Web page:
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Raoul Ruparel looks at what messages the UK might have taken away from Commission President Jean-Claude Juncker's State of the European Union (SOTEU) speech this morning and which policies it will want to keep an eye on despite Brexit.
14 September 2016
Brexit was always going to be the elephant in the room during Juncker’s State of the European Union (SOTEU) speech this year. It was clear that he would say little on it directly, but that it would impact a huge number of areas which he touched upon – so it proved.
In terms of specifically addressing Brexit Juncker said that he “respected” but “regretted” the UK’s decision. He added that “unlimited access to the single market” requires adhering to the full four freedoms (goods, services, people and capital). While this is along the lines of what has been said before, the introduction of the word “unlimited” is interesting. As we have noted before, once you are no longer going for full single market membership (as we have explained is unlikely) the question will be to what extent the UK has to adhere to and gains access to the four freedoms. Looking at previous EU free trade agreements, the line is far from clear but it’s not a case of all four freedoms or no access at all. He then went on to reiterate this can’t be an “a la carte” approach – a statement which we’ve pointed out, similar to others, means little or nothing.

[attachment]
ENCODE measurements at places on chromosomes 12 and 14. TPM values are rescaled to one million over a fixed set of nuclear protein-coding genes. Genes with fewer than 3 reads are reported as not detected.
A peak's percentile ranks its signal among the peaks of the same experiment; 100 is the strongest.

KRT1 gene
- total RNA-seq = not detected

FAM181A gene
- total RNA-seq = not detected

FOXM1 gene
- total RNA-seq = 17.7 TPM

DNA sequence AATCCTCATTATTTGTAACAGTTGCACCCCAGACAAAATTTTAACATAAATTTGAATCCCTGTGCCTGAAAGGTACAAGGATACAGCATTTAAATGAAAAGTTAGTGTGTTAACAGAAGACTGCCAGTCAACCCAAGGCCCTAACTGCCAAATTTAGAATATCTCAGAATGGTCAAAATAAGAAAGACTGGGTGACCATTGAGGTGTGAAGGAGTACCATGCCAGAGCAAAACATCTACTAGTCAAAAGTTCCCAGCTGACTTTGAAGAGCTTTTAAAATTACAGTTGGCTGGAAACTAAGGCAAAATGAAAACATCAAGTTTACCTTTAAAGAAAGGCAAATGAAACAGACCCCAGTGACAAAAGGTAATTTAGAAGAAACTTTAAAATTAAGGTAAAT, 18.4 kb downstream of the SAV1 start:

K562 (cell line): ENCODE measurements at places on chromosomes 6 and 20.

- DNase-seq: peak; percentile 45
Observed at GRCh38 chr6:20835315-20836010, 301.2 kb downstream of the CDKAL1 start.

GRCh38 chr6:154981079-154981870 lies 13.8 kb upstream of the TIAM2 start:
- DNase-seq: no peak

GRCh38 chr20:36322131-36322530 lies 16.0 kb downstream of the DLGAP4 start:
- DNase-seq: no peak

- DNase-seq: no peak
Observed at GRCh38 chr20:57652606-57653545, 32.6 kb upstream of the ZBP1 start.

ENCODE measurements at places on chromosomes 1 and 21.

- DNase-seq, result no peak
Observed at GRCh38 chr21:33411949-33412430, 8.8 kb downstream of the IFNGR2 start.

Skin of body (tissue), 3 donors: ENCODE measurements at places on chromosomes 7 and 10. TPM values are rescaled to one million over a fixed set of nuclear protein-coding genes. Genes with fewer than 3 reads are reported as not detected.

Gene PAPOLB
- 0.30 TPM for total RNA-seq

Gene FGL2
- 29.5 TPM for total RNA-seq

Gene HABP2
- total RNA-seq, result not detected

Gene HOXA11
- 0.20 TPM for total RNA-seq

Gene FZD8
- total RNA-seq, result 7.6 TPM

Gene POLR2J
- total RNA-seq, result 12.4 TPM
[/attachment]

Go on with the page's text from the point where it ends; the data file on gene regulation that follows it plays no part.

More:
There was also a direct reference and warning over the recent murder of a Polish man in Harlow. Judging from the official text, this was the only scripted reference to the UK in the SOTEU, the rest (above) was ad-libbed by Juncker.
Beyond the specific references, the SOTEU as a whole was clearly targeted at member states and for them to put aside there divisions to present a cohesive front. It’s not hard to see how this links to the need for the EU to eventually reach a common approach to Brexit, though Juncker provided few ideas on how to overcome said divisions or that the Commission would back away from some of its hard-line stances which have exacerbated them. There were also a few points of content/policy that will be watched closely by the UK.